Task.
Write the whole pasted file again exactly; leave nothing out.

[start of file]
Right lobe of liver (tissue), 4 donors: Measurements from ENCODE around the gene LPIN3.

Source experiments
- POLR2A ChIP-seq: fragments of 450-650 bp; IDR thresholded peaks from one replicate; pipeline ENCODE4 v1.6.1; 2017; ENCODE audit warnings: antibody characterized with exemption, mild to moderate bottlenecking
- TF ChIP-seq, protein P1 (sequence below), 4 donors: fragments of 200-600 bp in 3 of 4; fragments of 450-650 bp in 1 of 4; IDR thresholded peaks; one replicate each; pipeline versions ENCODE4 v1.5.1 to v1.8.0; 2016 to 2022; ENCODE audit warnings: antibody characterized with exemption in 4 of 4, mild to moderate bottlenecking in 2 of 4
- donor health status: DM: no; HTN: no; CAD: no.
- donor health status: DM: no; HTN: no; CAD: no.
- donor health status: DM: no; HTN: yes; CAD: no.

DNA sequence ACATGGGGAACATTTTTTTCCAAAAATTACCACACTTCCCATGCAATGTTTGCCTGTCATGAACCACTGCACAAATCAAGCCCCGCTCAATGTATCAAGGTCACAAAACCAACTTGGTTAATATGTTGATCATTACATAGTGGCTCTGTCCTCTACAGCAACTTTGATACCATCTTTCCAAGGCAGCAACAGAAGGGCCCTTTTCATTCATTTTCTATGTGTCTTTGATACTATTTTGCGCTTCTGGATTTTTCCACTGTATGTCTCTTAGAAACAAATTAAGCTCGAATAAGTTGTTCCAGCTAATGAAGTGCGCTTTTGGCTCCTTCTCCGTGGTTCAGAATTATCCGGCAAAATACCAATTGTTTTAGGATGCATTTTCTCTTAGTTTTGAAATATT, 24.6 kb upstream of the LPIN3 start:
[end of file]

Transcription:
Right lobe of liver (tissue), 4 donors: Measurements from ENCODE around the gene LPIN3.

Source experiments
- POLR2A ChIP-seq: fragments of 450-650 bp; IDR thresholded peaks from one replicate; pipeline ENCODE4 v1.6.1; 2017; ENCODE audit warnings: antibody characterized with exemption, mild to moderate bottlenecking
- TF ChIP-seq, protein P1 (sequence below), 4 donors: fragments of 200-600 bp in 3 of 4; fragments of 450-650 bp in 1 of 4; IDR thresholded peaks; one replicate each; pipeline versions ENCODE4 v1.5.1 to v1.8.0; 2016 to 2022; ENCODE audit warnings: antibody characterized with exemption in 4 of 4, mild to moderate bottlenecking in 2 of 4
- donor health status: DM: no; HTN: no; CAD: no.
- donor health status: DM: no; HTN: no; CAD: no.
- donor health status: DM: no; HTN: yes; CAD: no.

DNA sequence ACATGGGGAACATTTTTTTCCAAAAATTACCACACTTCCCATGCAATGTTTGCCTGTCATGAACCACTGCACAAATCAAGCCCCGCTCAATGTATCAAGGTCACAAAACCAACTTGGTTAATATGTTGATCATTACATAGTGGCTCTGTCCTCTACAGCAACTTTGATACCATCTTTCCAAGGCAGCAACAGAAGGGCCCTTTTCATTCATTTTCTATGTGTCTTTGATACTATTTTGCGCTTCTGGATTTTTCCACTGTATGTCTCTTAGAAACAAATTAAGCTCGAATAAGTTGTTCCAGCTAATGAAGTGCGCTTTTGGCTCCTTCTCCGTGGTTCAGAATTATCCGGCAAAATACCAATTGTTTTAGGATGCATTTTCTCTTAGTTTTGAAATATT, 24.6 kb upstream of the LPIN3 start: